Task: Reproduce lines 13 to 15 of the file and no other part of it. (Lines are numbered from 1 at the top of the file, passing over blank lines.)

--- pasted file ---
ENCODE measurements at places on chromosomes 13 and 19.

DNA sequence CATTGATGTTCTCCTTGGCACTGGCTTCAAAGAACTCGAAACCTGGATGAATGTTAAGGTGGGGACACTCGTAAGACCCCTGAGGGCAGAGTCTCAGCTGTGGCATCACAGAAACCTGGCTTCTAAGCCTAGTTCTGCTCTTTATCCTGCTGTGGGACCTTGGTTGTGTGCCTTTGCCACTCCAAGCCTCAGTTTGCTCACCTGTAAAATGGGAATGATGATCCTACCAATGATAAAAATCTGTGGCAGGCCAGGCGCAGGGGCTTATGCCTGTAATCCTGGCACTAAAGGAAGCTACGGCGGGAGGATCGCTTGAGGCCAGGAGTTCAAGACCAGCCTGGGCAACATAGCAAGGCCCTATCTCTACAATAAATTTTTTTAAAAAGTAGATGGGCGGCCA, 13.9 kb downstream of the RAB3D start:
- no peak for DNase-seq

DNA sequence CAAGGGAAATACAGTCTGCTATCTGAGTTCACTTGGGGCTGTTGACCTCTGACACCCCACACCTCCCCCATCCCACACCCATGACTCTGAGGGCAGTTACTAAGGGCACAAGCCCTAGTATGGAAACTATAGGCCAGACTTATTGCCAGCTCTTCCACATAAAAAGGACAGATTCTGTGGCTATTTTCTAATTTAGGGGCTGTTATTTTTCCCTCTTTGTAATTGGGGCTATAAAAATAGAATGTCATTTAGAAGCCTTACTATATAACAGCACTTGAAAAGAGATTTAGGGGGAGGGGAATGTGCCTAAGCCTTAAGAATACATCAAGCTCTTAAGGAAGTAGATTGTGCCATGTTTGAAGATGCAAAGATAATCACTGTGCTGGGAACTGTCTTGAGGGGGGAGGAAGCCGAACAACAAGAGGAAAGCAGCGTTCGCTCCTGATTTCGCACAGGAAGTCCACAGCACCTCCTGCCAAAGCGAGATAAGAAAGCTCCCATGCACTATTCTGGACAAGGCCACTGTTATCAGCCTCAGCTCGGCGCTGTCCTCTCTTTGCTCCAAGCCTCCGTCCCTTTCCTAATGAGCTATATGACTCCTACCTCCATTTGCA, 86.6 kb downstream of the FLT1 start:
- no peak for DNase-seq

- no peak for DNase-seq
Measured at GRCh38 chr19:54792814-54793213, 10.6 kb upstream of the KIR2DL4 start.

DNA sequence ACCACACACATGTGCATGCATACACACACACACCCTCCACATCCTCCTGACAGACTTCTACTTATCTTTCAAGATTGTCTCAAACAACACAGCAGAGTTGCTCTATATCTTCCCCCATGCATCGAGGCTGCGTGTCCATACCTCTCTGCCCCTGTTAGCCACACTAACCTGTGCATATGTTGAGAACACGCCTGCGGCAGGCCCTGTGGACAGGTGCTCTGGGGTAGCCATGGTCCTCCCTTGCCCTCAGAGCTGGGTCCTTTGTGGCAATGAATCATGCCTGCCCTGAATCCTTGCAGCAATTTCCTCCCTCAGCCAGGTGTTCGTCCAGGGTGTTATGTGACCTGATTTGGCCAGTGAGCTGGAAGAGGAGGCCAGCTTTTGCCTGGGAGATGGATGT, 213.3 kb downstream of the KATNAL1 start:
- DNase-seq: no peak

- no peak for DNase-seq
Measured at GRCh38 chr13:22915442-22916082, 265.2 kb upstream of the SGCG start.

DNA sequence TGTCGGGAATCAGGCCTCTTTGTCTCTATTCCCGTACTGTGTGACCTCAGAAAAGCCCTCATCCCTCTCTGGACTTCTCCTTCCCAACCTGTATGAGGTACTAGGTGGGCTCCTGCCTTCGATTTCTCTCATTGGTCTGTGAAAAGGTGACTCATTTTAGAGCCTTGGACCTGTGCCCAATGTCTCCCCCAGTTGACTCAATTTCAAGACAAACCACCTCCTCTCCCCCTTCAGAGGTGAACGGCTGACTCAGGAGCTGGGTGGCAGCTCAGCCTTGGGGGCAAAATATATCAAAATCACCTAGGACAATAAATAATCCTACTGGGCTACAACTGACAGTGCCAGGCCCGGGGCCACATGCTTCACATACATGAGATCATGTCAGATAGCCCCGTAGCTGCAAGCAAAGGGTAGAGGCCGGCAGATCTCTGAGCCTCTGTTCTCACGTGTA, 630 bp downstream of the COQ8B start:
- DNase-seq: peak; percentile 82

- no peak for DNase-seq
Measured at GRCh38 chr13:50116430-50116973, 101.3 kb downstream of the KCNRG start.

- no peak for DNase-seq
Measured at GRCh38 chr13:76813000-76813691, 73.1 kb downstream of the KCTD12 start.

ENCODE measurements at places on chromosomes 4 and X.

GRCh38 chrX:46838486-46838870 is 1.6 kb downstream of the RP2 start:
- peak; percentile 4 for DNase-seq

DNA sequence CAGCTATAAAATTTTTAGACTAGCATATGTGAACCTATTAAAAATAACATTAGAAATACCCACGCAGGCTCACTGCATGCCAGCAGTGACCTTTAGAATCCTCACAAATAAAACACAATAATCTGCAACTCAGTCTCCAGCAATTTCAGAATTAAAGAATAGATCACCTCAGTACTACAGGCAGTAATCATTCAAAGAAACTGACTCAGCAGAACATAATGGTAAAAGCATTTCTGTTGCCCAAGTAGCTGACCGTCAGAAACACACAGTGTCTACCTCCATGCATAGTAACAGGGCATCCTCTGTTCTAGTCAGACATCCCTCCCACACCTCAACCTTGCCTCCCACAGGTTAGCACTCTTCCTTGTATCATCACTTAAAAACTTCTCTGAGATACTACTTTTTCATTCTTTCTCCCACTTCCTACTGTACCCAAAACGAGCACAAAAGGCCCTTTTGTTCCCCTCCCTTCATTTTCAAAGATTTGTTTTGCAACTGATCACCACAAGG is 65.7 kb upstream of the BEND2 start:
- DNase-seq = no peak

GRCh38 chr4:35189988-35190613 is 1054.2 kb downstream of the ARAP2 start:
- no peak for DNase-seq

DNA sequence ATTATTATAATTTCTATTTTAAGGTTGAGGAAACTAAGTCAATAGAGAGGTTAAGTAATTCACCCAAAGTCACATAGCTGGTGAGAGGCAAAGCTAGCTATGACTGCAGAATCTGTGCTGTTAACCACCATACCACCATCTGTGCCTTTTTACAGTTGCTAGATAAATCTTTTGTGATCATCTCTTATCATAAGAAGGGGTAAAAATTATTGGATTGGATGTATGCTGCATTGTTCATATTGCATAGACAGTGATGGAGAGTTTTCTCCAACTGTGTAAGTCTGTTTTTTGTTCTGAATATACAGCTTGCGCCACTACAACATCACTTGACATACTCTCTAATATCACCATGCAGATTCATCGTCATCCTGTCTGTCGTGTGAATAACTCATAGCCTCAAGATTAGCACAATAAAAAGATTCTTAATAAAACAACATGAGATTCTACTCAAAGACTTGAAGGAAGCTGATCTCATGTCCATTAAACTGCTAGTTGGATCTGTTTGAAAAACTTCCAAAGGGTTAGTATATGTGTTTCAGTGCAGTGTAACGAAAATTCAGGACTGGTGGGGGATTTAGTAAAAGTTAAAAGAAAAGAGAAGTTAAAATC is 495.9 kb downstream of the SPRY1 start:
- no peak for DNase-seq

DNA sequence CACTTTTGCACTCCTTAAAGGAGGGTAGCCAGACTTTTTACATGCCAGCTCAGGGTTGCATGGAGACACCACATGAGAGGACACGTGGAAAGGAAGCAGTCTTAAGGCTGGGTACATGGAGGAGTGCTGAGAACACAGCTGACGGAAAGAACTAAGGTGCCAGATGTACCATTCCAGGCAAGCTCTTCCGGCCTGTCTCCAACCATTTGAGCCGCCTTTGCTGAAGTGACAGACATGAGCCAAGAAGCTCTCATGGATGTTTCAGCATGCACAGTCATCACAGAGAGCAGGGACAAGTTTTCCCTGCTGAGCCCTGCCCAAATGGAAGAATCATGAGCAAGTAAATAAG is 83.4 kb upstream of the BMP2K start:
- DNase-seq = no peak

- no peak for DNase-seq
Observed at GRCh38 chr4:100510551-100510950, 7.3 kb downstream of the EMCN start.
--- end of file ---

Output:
- DNase-seq: peak; percentile 82

- no peak for DNase-seq
Measured at GRCh38 chr13:50116430-50116973, 101.3 kb downstream of the KCNRG start.